Raid setup which drive to get?

Discussion in 'OT Technology' started by Kieffer87, Nov 5, 2006.

  1. Kieffer87

    Kieffer87 Orly OT Supporter

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    Ok here is my situation. I am planning on purchasing another harddrive as I am filling up quickly. A friend was telling me about raid setups and I also wanted to mess around with that. I want to do a setup where it access files from both drives, RAID0 I believe. I currently have

    WD 10k 40gb drive that I use mainly for programs and win xp.
    WD 40gb for Vista, messing around
    Seagate 200gb for music, DVDs, pron:cool:

    I was thinking of getting another 10k drive setup in RAID0, but I wasn't sure if I would notice that much of a difference. Any suggestions?
    I also thought of getting another 200gb and leave teh 10k drive as is.
     
  2. rsxm5

    rsxm5 OT Supporter

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    Sure, a RAID 0 with another 10K drive is faster, but you said you were filling up quickly. Are you looking for performance or more capacity?
     
  3. mdaniel

    mdaniel S is for Shiksa

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    Keep in mind that RAID0 doubles the chances of data loss. If you had two separate volumes (like a C and a D drive on separate drives) and one drive died, you'd lose the data on that volume. If the drives are in a RAID0 set, then if EITHER drive dies, you lose the whole volume.
     
  4. Kieffer87

    Kieffer87 Orly OT Supporter

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    Ok well this is what I was thinking if this is possible. I am looking for performance, I needed the space mainly for programs as some of the new games these days are getting pretty hefty. Is there a way I could run the 2 raptors in a RAID setup and use the remaining 40gb drive as a backup?
     
  5. mdaniel

    mdaniel S is for Shiksa

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    Just define the array to include the two Raptors and leave the 3rd drive out of it. It'll be a separate drive that you can use for whatever.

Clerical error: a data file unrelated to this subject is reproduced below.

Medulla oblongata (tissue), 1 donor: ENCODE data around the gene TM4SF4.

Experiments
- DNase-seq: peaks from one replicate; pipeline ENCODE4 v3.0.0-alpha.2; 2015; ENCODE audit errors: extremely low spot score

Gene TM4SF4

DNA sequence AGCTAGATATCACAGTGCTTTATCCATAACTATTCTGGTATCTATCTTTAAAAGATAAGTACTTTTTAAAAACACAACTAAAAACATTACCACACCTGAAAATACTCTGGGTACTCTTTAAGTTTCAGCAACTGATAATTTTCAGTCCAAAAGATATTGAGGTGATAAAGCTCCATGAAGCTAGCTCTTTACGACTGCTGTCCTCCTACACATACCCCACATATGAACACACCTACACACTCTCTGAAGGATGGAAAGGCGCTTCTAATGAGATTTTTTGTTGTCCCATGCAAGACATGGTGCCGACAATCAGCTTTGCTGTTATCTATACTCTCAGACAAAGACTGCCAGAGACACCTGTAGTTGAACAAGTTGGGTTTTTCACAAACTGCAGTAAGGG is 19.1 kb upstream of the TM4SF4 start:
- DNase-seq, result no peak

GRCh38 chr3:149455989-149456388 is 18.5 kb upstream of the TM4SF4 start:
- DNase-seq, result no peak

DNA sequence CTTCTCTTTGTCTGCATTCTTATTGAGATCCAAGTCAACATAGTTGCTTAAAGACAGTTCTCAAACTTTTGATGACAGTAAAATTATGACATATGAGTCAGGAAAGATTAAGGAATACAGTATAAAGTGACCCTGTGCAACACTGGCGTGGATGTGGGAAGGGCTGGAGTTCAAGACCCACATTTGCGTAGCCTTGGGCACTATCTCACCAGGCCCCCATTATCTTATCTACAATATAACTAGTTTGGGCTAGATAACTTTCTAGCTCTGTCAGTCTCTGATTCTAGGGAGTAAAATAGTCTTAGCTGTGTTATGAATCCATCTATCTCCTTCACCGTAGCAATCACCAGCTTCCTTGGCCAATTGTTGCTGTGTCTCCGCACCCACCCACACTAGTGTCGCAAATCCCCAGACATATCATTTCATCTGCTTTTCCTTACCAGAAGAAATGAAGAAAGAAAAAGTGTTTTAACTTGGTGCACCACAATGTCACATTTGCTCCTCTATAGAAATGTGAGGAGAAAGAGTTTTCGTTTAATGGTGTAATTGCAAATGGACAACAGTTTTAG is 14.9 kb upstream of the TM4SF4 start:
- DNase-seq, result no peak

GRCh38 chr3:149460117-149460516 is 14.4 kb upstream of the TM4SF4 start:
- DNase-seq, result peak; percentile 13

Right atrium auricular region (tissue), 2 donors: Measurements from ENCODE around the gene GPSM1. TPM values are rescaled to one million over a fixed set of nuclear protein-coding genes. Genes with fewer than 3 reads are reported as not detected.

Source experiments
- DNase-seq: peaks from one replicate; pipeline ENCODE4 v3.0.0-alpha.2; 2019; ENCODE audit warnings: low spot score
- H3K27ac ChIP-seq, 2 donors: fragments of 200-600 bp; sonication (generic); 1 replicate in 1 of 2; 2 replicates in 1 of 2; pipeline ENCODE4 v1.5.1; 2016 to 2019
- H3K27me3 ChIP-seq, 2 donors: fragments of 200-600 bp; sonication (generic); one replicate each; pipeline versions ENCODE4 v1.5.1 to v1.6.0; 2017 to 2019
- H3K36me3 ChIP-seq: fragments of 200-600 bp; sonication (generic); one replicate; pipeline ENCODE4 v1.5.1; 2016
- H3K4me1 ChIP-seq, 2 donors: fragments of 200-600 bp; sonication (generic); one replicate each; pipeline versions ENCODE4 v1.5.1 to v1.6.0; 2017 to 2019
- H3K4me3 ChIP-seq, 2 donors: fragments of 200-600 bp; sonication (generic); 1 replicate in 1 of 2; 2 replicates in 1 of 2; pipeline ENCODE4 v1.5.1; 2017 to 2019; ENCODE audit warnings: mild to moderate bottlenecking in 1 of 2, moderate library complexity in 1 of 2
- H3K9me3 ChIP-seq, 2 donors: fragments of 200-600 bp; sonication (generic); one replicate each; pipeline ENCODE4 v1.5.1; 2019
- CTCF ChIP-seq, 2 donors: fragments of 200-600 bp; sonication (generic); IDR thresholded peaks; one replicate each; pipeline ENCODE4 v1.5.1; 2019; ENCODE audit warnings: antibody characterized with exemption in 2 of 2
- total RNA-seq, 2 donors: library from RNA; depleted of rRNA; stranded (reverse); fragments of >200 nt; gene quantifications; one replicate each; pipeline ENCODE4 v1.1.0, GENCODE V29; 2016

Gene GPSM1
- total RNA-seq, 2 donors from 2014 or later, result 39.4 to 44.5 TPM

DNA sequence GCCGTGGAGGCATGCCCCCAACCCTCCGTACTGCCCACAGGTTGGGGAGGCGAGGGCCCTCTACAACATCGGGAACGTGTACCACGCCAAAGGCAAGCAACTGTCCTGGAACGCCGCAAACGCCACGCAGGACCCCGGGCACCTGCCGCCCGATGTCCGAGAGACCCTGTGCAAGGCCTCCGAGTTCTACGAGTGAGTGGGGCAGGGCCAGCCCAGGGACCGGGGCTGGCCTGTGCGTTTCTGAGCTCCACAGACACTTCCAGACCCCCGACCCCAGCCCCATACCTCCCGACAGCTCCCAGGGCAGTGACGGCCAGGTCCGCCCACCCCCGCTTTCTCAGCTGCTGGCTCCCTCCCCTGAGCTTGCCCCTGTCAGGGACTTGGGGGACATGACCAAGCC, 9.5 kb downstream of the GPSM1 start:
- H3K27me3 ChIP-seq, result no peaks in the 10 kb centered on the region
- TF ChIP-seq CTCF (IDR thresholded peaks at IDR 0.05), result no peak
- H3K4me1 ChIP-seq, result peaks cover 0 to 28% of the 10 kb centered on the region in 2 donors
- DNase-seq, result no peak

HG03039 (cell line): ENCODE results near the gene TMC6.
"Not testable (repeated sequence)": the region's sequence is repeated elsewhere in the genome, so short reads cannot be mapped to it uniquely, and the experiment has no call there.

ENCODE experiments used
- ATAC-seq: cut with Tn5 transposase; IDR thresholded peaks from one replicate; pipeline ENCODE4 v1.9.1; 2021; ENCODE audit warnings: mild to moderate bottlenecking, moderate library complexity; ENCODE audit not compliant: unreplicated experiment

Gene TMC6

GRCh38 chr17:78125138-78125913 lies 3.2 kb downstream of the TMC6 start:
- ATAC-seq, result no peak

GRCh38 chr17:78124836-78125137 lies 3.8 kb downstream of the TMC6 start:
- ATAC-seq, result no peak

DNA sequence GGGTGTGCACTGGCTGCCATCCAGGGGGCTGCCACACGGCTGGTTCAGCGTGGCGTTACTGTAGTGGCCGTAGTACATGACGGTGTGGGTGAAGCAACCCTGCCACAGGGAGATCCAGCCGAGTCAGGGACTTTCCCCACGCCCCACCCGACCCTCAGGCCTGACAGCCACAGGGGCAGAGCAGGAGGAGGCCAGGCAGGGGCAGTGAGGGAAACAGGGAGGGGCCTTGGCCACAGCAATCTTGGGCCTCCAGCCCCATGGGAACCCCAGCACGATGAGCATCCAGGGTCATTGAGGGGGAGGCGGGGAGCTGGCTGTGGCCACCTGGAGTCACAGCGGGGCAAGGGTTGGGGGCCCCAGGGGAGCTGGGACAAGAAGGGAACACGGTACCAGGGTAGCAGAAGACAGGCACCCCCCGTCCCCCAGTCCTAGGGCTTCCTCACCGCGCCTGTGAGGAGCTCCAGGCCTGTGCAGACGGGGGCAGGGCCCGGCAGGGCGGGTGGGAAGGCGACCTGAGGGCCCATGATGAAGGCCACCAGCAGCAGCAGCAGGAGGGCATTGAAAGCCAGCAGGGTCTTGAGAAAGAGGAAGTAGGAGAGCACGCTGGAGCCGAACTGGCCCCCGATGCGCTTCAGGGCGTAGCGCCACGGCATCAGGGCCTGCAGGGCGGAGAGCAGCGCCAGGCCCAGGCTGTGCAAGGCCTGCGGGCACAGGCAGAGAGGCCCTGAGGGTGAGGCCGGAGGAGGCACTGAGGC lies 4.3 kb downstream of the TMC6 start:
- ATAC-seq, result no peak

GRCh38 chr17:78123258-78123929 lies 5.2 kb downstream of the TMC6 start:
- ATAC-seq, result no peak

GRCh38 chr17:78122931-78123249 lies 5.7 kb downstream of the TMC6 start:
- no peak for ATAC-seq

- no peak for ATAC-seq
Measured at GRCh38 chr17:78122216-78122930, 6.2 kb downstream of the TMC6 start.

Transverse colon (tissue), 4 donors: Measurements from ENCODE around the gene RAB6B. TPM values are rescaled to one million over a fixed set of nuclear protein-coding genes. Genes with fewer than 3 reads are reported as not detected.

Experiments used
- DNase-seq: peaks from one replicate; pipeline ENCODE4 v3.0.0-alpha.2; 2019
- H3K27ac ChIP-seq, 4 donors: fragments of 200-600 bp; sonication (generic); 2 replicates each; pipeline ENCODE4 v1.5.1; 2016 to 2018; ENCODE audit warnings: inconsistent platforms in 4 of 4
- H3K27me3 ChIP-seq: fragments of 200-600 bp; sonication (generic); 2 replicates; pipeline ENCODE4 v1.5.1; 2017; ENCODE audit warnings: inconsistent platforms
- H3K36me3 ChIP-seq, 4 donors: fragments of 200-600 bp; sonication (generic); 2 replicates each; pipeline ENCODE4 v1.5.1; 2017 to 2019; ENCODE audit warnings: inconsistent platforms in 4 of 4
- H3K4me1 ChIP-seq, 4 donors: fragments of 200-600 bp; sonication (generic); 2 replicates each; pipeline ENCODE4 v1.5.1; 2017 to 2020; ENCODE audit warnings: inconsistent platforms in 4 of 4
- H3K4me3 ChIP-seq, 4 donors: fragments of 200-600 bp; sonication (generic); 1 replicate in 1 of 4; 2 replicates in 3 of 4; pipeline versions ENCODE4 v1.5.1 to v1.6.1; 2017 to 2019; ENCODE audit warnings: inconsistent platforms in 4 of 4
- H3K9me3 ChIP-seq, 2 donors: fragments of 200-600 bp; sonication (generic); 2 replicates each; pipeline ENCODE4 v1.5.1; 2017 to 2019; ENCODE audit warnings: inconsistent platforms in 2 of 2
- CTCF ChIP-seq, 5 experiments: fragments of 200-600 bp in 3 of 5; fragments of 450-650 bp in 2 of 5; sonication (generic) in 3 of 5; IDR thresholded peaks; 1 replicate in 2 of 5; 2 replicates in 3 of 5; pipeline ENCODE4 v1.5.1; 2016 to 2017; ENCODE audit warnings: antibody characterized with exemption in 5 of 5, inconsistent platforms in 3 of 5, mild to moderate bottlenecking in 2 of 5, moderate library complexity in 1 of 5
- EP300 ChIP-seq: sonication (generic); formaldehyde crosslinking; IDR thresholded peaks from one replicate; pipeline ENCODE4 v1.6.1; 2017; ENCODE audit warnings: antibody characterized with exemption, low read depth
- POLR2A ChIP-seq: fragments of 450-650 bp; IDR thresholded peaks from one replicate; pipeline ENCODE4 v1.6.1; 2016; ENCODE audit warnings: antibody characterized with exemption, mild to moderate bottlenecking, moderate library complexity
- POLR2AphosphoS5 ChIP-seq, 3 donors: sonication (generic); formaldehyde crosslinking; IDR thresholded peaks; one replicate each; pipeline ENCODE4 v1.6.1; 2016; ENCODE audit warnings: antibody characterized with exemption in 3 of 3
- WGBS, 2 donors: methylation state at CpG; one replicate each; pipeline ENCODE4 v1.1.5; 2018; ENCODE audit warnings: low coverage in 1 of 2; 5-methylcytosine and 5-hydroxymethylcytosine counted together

6. rsxm5

    rsxm5 OT Supporter

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    Sure, sounds like a good idea.
     
  7. Kieffer87

    Kieffer87 Orly OT Supporter

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    Right but I guess im just saying if a drive were to take a crap I would have a backup. The raptor I have now is probably close to 3 years old so I would imagine I shouldnt have to worry about it crapping anytime soon:noes:

    On a second note, Does a raid setup usually double your HDD performance or how does that work?
     
  8. rsxm5

    rsxm5 OT Supporter

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    It wouldn't double your performance, but in certain applications it can be noticably faster.
     
  9. mdaniel

    mdaniel S is for Shiksa

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    Real RAID controllers can have what's called a hot spare. Its a blank drive that's connected and running all the time. If the RAID controller detects a failed drive, it immediately rebuilds the failed drive's data onto the spare. That doesn't work in RAID0 because there's no fault tolerance like with higher levels of RAID. If a drive dies under RAID0, the data's just gone and it makes the surviving member's data useless.
     
  10. Kieffer87

    Kieffer87 Orly OT Supporter

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    Alright thanks alot guys you have been great help!
     
  11. saying everything is done right, and the computer is adequately cooled also, what are the chances (this frequent?) you think this would happen, what are the major factors ?

    if volume is lost, then you can still reformat and use the drives right ?
     
  12. mdaniel

    mdaniel S is for Shiksa

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    Drives fail. Its just the way it is. Cooling them certainly helps but can't guarantee you won't have a failure. If a volume got corrupted (logical errors) you could reformat and reuse, same as with a single disk. If one of the drives failed, you'd have to replace it, reestablish the stripe set, and go from there.
     
  13. websmarts

    websmarts New Member

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    Where can you buy the raid soft ware ?
     
  14. mdaniel

    mdaniel S is for Shiksa

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    You either have it built into your motherboard, you add a card, or you use the software RAID built into your OS. You don't buy RAID software.
     
  15. deusexaethera

    deusexaethera OT Supporter

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    Suck it up and do it right. Buy three matching 75GB Raptors -- and a RAID card to plug them into, if you don't have one yet. Don't use software RAID.

    RAID drives don't just fail due to hardware problems. They also fail when the data they contain doesn't match up with what the RAID math says the data should be. On a RAID 0 setup, there is no way to reconstruct your data if one of the drives doesn't empty its cache memory before it gets shut off, for example. Hard resets will fail RAID drives like nothing else. If you're going to do RAID, you absolutely must avoid RAID 0 for anything besides temporary file storage.
     
  16. Kieffer87

    Kieffer87 Orly OT Supporter

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    interesting. Ill keep that in mind.
     

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